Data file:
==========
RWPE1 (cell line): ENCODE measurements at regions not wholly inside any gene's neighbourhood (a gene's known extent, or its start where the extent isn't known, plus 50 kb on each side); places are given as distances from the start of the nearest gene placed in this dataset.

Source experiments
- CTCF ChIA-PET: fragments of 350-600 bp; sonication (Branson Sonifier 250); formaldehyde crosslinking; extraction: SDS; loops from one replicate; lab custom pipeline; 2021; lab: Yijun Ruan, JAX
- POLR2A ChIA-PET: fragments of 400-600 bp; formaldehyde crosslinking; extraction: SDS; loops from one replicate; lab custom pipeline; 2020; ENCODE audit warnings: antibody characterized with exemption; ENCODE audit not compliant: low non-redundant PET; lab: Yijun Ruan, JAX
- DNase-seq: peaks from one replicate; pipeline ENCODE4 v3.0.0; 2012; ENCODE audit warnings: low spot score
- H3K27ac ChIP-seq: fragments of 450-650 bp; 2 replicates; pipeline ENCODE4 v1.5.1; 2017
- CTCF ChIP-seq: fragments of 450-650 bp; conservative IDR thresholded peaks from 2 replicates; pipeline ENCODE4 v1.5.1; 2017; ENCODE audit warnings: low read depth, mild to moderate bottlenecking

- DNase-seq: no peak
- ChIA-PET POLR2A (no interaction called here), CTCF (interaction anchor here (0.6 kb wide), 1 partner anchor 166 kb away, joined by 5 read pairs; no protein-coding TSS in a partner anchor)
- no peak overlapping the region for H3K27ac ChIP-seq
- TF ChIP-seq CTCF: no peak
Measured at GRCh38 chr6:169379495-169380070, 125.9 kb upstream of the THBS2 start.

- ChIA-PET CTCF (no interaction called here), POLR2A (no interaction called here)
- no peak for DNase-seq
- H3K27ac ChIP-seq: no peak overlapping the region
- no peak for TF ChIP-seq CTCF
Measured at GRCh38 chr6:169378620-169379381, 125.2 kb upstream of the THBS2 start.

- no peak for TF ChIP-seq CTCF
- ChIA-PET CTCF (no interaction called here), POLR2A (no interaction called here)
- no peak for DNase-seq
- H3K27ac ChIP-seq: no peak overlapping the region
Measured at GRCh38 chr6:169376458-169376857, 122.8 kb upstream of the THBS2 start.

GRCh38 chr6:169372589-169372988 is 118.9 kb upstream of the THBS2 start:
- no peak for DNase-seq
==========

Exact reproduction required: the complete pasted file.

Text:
RWPE1 (cell line): ENCODE measurements at regions not wholly inside any gene's neighbourhood (a gene's known extent, or its start where the extent isn't known, plus 50 kb on each side); places are given as distances from the start of the nearest gene placed in this dataset.

Source experiments
- CTCF ChIA-PET: fragments of 350-600 bp; sonication (Branson Sonifier 250); formaldehyde crosslinking; extraction: SDS; loops from one replicate; lab custom pipeline; 2021; lab: Yijun Ruan, JAX
- POLR2A ChIA-PET: fragments of 400-600 bp; formaldehyde crosslinking; extraction: SDS; loops from one replicate; lab custom pipeline; 2020; ENCODE audit warnings: antibody characterized with exemption; ENCODE audit not compliant: low non-redundant PET; lab: Yijun Ruan, JAX
- DNase-seq: peaks from one replicate; pipeline ENCODE4 v3.0.0; 2012; ENCODE audit warnings: low spot score
- H3K27ac ChIP-seq: fragments of 450-650 bp; 2 replicates; pipeline ENCODE4 v1.5.1; 2017
- CTCF ChIP-seq: fragments of 450-650 bp; conservative IDR thresholded peaks from 2 replicates; pipeline ENCODE4 v1.5.1; 2017; ENCODE audit warnings: low read depth, mild to moderate bottlenecking

- DNase-seq: no peak
- ChIA-PET POLR2A (no interaction called here), CTCF (interaction anchor here (0.6 kb wide), 1 partner anchor 166 kb away, joined by 5 read pairs; no protein-coding TSS in a partner anchor)
- no peak overlapping the region for H3K27ac ChIP-seq
- TF ChIP-seq CTCF: no peak
Measured at GRCh38 chr6:169379495-169380070, 125.9 kb upstream of the THBS2 start.

- ChIA-PET CTCF (no interaction called here), POLR2A (no interaction called here)
- no peak for DNase-seq
- H3K27ac ChIP-seq: no peak overlapping the region
- no peak for TF ChIP-seq CTCF
Measured at GRCh38 chr6:169378620-169379381, 125.2 kb upstream of the THBS2 start.

- no peak for TF ChIP-seq CTCF
- ChIA-PET CTCF (no interaction called here), POLR2A (no interaction called here)
- no peak for DNase-seq
- H3K27ac ChIP-seq: no peak overlapping the region
Measured at GRCh38 chr6:169376458-169376857, 122.8 kb upstream of the THBS2 start.

GRCh38 chr6:169372589-169372988 is 118.9 kb upstream of the THBS2 start:
- no peak for DNase-seq